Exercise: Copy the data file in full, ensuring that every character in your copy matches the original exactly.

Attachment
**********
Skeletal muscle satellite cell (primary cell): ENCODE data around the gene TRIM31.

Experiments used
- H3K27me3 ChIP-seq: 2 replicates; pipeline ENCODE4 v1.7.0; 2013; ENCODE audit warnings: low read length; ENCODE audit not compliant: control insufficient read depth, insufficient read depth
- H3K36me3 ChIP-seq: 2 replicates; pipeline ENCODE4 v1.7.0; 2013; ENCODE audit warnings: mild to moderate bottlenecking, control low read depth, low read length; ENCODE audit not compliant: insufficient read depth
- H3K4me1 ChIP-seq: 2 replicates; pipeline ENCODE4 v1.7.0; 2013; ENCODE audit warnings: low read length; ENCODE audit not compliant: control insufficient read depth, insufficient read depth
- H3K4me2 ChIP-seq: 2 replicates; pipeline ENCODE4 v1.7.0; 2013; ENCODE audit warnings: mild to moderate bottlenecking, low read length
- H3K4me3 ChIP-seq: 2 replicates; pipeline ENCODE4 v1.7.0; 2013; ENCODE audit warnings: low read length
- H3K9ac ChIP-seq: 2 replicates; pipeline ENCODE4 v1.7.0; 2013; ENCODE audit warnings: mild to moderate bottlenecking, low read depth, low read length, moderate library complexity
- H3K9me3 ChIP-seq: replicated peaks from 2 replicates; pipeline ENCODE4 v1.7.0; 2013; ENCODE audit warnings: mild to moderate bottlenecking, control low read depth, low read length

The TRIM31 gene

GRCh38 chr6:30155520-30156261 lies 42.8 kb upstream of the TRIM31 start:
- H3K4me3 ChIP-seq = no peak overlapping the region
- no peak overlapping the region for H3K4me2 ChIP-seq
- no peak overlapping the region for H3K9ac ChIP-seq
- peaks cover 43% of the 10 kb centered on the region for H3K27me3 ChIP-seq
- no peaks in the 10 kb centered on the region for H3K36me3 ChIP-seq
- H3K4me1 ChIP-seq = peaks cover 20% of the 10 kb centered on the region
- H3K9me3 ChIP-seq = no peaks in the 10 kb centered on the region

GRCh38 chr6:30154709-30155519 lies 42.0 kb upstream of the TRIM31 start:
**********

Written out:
Skeletal muscle satellite cell (primary cell): ENCODE data around the gene TRIM31.

Experiments used
- H3K27me3 ChIP-seq: 2 replicates; pipeline ENCODE4 v1.7.0; 2013; ENCODE audit warnings: low read length; ENCODE audit not compliant: control insufficient read depth, insufficient read depth
- H3K36me3 ChIP-seq: 2 replicates; pipeline ENCODE4 v1.7.0; 2013; ENCODE audit warnings: mild to moderate bottlenecking, control low read depth, low read length; ENCODE audit not compliant: insufficient read depth
- H3K4me1 ChIP-seq: 2 replicates; pipeline ENCODE4 v1.7.0; 2013; ENCODE audit warnings: low read length; ENCODE audit not compliant: control insufficient read depth, insufficient read depth
- H3K4me2 ChIP-seq: 2 replicates; pipeline ENCODE4 v1.7.0; 2013; ENCODE audit warnings: mild to moderate bottlenecking, low read length
- H3K4me3 ChIP-seq: 2 replicates; pipeline ENCODE4 v1.7.0; 2013; ENCODE audit warnings: low read length
- H3K9ac ChIP-seq: 2 replicates; pipeline ENCODE4 v1.7.0; 2013; ENCODE audit warnings: mild to moderate bottlenecking, low read depth, low read length, moderate library complexity
- H3K9me3 ChIP-seq: replicated peaks from 2 replicates; pipeline ENCODE4 v1.7.0; 2013; ENCODE audit warnings: mild to moderate bottlenecking, control low read depth, low read length

The TRIM31 gene

GRCh38 chr6:30155520-30156261 lies 42.8 kb upstream of the TRIM31 start:
- H3K4me3 ChIP-seq = no peak overlapping the region
- no peak overlapping the region for H3K4me2 ChIP-seq
- no peak overlapping the region for H3K9ac ChIP-seq
- peaks cover 43% of the 10 kb centered on the region for H3K27me3 ChIP-seq
- no peaks in the 10 kb centered on the region for H3K36me3 ChIP-seq
- H3K4me1 ChIP-seq = peaks cover 20% of the 10 kb centered on the region
- H3K9me3 ChIP-seq = no peaks in the 10 kb centered on the region

GRCh38 chr6:30154709-30155519 lies 42.0 kb upstream of the TRIM31 start: